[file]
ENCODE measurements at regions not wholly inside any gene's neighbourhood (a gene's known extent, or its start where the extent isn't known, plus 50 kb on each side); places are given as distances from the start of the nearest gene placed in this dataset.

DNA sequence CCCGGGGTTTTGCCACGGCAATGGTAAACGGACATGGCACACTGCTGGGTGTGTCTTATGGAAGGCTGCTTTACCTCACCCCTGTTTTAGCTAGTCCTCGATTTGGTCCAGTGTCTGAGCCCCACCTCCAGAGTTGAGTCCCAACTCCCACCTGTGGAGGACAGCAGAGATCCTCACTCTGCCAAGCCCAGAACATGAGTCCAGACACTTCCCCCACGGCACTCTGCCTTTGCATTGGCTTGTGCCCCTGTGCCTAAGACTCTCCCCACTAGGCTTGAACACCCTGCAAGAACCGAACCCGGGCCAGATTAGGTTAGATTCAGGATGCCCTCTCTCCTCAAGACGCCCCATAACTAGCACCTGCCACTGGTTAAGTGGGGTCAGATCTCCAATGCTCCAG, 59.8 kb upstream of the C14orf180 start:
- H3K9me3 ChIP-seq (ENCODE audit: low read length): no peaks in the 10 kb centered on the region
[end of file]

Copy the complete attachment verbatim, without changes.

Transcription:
ENCODE measurements at regions not wholly inside any gene's neighbourhood (a gene's known extent, or its start where the extent isn't known, plus 50 kb on each side); places are given as distances from the start of the nearest gene placed in this dataset.

DNA sequence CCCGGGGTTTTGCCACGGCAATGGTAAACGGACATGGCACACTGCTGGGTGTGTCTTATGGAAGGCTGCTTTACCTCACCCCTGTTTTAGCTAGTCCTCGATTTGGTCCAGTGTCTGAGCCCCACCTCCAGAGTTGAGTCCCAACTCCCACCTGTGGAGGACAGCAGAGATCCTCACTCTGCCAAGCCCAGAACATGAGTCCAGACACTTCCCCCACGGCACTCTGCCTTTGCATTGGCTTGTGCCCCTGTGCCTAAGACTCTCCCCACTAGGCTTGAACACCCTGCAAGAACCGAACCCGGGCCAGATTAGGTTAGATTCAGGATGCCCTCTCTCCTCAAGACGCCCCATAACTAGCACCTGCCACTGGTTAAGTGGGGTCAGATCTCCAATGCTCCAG, 59.8 kb upstream of the C14orf180 start:
- H3K9me3 ChIP-seq (ENCODE audit: low read length): no peaks in the 10 kb centered on the region